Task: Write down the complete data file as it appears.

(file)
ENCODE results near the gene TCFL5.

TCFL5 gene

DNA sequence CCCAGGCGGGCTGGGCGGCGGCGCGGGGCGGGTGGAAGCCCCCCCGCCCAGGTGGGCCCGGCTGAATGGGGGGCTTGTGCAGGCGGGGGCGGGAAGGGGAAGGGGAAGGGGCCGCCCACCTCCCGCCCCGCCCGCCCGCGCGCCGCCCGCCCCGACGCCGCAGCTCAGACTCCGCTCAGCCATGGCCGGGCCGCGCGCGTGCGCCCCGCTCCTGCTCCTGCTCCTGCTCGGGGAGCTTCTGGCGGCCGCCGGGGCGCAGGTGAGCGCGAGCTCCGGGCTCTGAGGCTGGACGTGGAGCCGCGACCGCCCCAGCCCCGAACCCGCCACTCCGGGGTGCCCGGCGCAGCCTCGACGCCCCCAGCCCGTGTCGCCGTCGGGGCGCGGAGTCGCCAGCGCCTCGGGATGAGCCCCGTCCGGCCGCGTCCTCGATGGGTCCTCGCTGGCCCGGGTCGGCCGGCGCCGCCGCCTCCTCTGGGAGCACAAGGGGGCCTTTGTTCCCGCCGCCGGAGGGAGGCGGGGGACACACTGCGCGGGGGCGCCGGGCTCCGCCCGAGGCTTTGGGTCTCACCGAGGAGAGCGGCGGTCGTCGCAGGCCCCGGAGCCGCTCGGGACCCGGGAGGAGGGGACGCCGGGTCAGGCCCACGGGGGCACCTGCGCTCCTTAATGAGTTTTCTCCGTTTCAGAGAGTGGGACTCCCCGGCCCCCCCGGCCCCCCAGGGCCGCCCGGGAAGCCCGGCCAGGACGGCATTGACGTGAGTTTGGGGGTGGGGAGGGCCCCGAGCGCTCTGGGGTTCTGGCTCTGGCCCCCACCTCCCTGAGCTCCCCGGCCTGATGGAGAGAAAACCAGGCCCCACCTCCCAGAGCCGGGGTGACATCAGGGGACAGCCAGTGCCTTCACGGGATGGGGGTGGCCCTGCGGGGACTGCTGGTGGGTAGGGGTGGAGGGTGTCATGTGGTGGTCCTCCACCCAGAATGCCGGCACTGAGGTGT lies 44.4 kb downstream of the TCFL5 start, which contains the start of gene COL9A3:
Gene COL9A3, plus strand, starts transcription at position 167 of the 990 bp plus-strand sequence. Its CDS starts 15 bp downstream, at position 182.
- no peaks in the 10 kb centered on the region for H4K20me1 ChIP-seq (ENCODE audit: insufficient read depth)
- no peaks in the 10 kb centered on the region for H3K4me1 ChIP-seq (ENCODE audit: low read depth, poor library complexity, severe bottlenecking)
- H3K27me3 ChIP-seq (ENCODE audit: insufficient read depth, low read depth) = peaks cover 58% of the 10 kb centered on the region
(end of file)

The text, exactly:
ENCODE results near the gene TCFL5.

TCFL5 gene

DNA sequence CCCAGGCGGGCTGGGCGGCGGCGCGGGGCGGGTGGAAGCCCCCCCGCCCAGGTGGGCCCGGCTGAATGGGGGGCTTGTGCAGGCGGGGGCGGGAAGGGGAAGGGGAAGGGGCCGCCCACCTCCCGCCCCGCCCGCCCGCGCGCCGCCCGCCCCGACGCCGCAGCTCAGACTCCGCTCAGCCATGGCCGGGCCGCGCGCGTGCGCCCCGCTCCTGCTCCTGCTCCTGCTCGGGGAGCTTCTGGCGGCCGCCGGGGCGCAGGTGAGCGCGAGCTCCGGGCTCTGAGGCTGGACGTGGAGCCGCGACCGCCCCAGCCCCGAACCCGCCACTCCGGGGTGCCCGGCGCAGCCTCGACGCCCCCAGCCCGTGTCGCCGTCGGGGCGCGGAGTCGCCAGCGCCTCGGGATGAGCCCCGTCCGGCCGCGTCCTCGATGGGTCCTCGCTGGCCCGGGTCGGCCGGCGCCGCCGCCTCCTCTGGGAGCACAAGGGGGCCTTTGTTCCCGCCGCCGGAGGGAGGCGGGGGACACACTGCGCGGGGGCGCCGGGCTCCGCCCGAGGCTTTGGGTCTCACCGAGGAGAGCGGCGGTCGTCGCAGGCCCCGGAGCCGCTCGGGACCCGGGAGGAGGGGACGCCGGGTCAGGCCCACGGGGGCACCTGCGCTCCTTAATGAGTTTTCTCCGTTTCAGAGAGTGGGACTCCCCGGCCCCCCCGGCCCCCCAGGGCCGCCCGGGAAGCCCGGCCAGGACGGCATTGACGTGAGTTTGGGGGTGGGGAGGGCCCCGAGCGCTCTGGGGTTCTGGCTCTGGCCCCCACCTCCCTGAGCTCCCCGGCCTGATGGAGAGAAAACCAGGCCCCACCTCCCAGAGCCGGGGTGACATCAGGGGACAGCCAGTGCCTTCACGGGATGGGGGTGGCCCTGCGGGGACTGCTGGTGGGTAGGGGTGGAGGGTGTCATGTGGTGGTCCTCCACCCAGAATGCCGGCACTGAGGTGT lies 44.4 kb downstream of the TCFL5 start, which contains the start of gene COL9A3:
Gene COL9A3, plus strand, starts transcription at position 167 of the 990 bp plus-strand sequence. Its CDS starts 15 bp downstream, at position 182.
- no peaks in the 10 kb centered on the region for H4K20me1 ChIP-seq (ENCODE audit: insufficient read depth)
- no peaks in the 10 kb centered on the region for H3K4me1 ChIP-seq (ENCODE audit: low read depth, poor library complexity, severe bottlenecking)
- H3K27me3 ChIP-seq (ENCODE audit: insufficient read depth, low read depth) = peaks cover 58% of the 10 kb centered on the region